2Dth, anil deplore the lack ot discipline on that occasion." Copies of
the resolution have been sent to the
executives of the Senior Classes.
There was much discussion about
Class parties, and lt was decided that
new forms of application for permission to hold a function be printed
including the following:
1. This form must he submitted for
consideration fourteen days before holding the function.
2. A list of chaperones or patronesses who have consented to attend the function.
8. A detailed list of entertainment.
A member of the exeoutive in
charge shall wait on Council to
explain these details.
A motion of the Men's Undergrad.,
that all novelties and decorations be
abolished at the three formal dances,
was passed, This will take effect at
the Science Dance.
Jack Wilson appeared for the Track
Club to explain the bill for the Indoor meet with the Y. The bill was
passed with the exception that
Council will only pay $20 to Jack
Devanly for his expenses, while the
Club will make up the remaining
Permission was granted to the
Swimming Club to send one additional woman swimmer to Banff on
the understanding that the Club
will make up any additional expense
over the previous grant.
The question of sending a Senior
A Women's Basketball team to the
Prairies was laid over for a week.
A 690 guarantee was voted for the
Dalhousle debate. Permission was
granted to hold it in the Women's
Building Auditorium where a much
larger attendance is assured.
Coming Events
Sat., Feb.4—Vic. College Baaket-
ball and Dance at Normal.
Rugby,   Sclenoe   ve.   Ex-KIng
Tues.,    Feb. 7—8.C.M.,    "Some
Contributions  of    science    to
Religious Thought," Dr. M. Y.
Wed.,    Feb.    8—Cross    Country
Senior Men Defeat Adanacs in Feature Game 23-22 ;
Women'* Senior "A" Win Two Games
Upsetting all the dope, Wally Mayers
and a fighting Varsity squad came
from behind to win over the Westminster Adanacs 23-22 In a Senior A fixture, Wednesday night at the Royal
Cily Arena. This sensational victory,
due largely to the flashy work of Mayers, establishes Varsily In second place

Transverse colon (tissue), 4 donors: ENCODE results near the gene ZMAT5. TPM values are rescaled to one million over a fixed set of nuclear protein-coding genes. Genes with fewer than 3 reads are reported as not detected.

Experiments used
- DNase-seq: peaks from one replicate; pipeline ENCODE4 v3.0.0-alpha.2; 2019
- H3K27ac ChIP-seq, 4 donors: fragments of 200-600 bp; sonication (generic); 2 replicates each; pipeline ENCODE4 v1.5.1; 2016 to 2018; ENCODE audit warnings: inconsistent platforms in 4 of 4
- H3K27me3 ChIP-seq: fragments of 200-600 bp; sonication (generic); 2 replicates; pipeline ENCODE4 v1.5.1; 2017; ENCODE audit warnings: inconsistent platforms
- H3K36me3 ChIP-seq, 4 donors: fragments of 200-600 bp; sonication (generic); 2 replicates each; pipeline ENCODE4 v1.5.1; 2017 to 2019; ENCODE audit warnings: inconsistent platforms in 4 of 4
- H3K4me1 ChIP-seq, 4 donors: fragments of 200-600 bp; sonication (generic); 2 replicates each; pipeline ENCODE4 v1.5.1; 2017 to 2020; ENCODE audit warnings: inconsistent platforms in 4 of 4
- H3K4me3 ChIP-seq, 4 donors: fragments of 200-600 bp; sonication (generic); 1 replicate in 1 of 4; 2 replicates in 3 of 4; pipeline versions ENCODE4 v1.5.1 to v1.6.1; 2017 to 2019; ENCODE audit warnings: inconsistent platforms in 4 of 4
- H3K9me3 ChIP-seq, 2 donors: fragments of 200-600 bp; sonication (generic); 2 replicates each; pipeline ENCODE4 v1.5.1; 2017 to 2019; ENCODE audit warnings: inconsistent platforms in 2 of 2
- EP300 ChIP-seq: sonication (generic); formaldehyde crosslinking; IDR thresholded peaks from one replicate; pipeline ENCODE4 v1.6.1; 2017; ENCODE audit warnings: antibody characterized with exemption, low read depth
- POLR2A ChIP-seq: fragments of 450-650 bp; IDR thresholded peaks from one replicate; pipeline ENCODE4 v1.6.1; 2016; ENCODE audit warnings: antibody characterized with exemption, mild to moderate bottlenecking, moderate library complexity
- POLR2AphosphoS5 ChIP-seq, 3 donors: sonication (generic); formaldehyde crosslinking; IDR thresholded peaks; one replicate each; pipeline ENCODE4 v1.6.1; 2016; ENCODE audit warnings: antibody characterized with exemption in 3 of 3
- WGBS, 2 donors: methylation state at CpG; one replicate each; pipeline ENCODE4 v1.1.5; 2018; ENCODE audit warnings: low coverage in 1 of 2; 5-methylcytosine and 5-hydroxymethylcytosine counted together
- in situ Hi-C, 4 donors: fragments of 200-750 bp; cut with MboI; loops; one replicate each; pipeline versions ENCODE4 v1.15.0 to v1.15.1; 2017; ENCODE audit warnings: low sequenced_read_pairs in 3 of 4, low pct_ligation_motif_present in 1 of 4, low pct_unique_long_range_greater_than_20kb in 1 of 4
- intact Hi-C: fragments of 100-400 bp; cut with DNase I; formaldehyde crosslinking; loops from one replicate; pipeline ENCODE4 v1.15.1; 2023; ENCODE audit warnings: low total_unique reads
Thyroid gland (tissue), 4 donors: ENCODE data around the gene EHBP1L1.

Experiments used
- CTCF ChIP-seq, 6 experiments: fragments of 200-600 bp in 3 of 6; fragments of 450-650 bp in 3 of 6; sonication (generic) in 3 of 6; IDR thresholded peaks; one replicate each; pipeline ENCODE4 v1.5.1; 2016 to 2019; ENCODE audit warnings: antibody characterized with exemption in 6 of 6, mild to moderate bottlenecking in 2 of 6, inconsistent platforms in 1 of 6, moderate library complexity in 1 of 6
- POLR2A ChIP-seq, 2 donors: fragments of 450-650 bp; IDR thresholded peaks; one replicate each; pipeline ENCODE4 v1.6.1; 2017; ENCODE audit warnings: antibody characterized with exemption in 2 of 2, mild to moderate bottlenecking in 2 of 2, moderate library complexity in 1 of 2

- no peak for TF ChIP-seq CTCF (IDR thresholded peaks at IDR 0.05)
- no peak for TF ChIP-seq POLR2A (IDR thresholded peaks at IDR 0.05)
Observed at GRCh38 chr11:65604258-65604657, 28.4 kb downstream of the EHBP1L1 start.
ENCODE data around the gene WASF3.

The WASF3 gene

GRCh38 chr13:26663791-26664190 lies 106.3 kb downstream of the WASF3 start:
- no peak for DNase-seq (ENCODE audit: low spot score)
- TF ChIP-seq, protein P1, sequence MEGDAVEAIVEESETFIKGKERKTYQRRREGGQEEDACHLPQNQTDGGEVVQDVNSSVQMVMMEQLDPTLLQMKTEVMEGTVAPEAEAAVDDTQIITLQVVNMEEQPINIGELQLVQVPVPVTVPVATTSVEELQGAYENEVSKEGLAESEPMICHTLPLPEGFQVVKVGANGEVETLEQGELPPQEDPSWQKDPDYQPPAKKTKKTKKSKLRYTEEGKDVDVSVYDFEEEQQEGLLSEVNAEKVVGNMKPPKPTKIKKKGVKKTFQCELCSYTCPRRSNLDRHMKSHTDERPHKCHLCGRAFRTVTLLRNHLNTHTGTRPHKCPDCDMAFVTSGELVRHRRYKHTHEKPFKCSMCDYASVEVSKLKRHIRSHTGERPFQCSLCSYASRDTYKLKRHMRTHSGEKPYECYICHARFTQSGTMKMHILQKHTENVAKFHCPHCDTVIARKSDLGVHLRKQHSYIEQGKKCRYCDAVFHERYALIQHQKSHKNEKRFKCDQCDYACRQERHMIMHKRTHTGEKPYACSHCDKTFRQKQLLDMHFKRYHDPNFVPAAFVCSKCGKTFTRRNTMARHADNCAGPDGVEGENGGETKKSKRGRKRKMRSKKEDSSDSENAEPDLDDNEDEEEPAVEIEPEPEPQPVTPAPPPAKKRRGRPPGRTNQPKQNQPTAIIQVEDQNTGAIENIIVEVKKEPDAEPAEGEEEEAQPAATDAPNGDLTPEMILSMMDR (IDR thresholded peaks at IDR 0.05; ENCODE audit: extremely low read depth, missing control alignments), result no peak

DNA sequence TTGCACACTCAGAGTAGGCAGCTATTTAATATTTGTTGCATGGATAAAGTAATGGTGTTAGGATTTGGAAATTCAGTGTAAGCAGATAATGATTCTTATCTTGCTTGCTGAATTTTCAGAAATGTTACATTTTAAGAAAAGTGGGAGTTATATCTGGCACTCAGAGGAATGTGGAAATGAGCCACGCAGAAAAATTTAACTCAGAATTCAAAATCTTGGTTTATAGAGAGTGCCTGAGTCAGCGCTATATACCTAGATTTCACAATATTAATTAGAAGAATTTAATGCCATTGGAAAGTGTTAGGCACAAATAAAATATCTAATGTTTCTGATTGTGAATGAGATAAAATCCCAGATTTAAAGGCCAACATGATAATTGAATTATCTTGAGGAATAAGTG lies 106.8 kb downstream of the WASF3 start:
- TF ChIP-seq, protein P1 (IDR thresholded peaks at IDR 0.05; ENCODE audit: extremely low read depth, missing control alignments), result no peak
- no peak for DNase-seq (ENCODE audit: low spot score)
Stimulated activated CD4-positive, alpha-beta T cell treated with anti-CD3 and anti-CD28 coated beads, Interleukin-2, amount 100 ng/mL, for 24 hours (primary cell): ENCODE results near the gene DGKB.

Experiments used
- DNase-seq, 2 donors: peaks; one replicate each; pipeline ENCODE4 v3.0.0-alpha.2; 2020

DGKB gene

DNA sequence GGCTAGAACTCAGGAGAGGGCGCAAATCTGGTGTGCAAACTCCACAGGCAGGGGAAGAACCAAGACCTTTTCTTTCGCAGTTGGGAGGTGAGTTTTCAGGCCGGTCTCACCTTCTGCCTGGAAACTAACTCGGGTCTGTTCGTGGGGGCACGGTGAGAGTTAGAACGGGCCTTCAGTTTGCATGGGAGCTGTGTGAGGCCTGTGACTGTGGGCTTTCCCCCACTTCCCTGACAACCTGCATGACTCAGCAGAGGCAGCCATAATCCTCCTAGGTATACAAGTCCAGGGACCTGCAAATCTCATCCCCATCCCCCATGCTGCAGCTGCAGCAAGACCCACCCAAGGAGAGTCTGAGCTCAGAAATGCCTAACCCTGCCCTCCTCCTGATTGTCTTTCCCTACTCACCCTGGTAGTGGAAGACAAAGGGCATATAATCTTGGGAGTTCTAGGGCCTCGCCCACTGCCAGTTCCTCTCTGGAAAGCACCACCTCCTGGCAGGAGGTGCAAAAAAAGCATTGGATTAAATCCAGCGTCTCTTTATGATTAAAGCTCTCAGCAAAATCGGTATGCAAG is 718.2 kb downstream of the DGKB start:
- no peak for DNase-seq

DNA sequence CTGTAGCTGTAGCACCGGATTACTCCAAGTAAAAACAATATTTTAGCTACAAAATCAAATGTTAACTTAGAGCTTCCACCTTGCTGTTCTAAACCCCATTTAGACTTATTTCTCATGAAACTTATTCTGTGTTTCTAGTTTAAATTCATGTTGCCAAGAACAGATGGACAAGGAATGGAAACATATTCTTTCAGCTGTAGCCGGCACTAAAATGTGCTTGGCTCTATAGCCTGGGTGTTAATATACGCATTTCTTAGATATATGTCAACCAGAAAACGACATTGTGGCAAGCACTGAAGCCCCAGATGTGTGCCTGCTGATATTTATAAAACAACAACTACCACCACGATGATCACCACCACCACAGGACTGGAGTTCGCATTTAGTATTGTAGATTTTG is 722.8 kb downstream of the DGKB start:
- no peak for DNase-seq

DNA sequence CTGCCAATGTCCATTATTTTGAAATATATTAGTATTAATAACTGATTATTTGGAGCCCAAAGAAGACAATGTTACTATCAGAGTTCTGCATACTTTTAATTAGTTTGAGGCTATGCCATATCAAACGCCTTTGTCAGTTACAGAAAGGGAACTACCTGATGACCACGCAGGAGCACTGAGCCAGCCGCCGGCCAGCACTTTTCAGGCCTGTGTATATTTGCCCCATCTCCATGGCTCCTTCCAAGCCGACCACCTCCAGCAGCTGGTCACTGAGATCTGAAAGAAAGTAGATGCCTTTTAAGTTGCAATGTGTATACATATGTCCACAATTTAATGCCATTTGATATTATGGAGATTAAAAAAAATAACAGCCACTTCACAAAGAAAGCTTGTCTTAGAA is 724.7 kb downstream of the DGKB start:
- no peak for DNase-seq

and practically cinches for them a
place In  the playoff'.*.
Al half lime the Adanacs had a 16-
II lead, but Ihey could not slop Mayers and Ms (Hue nnd Gold team mates.
The count was soon 1IM8 for the Royals, and then began one of Ihe most
nerve racking finishes seen In local
baskeiball for a lung time. A tree
shot by each side and a basket for
the collegians, gave them a 21 2n lead,
and a second field goal put them
ahead Just hefore lime the Ailnnai's
got going and sank their last counter,
but the Varsily defense held and enabled the locals to finish up on top
at 23-22.
Mayers Mas the oiiisiandlng man
on the lloor antl was given noble support by Hie rest of Hie team. The
fllue and (iold guards were right on
their checks, ami Wllkle, the Atlantic
(lush,  was held  lo lour points.
Adanacs    Wllkle, -I;   Hood;  Laudry,
I;   (Jlffcrd,   I;   Fraser,   111;   1).   Butler,
3;   Nesbllt.    Total. 22.
Varsity -Mayers, 17; Orant, 2; Mc-
lOwen, Henderson, I; llutler, Robinson,
Paulson.    Total, 23,
The Women's Senior A Basketball
team Is now suuidlii'* second In the
league having won two games thla
On Monday night the Senior A learn
played St. Marks worm n at St. Marks
(iyin. The tlrst half was very exciting, the score being tnln when the
half-time whistle blew.
In the second hall', due lo the registering ol sniiie neal lung shots, Varsity's score climbed ahead until al
the end ol  the KM I tie ll  reached 2211.
On Wednesday nlghl, Varsity de-
lenieil Ihe (i W C. A. Ill Hie (1. W.
(' A tl) in b.i a score nl 15 III The
Kllllle nn Hie whole was very pool' llll
Ihe   V, Mil' II   were   Illll   Up   III  lllell   llslllll
Those   playing   for   Varsily   were
Thelma   Million,  Claire   Meiilen,   Rene
Harris,   .lean   Whyte,   Rellle   Tingley,
Marl ha   Amir,   Torchy    Halley,   MarJ.
Lannlng, anil Nellie I'ronnlck.
(Continued  ou   page  4)
:—       .— *   ■   ■ i    ■',        .    .      '. i    r —
"The newspapers or this country
are building up a wholesome, clean,
god-fearing nation, and I hope thoy
will continue to do so." With these
words Mr, Lukln Johnston, of the
"Vancouver Province," concluded his
address to au Interested audience at
the S.C.M lecture In Ag, 100 on Tuesday noon.
In order that his audience might
understand and appreciate the work
of the modern newspaper more fully,
Mr. Johnston led up to his subject
with a brief history of the development of the English newspaper, The
early papers were of a political nature, often reporting parliamentary
procedure. Gradually they took on
the form of general news bulletins,
growing ln she and circulation.
In the Crimean War newspapers
did a great work ln exposing the
terrible conditions under which the
soldiers labored. During the Great
War, Lord Northcllffe was perhaps
the greatest man ln the newspaper
world. He challenged the censorship
of news from the war, and its foolishness. He believed that the public
should know the truth.
The speaker told ot the great development of newspapers during the
last few years. With better means
of mechanical production, of communication, and of transportation, the
newspapers had increased their circulation to go hand-ln-hand with the
recent spread of education.
The editorials used to be the important part of a paper. Now it is
news, along with the headlines. This
growing importance of news is made
possible largely through methods of
Large syndicates now sell rights
of printing their news and other
material to the various individual
newspapers at a comparatively low
cost. Hence news Is flashed round
the world, and the newspapers distribute it to the public within twenty-
four hours of the actual occurrence.
Mr. Johnston pointed out the evils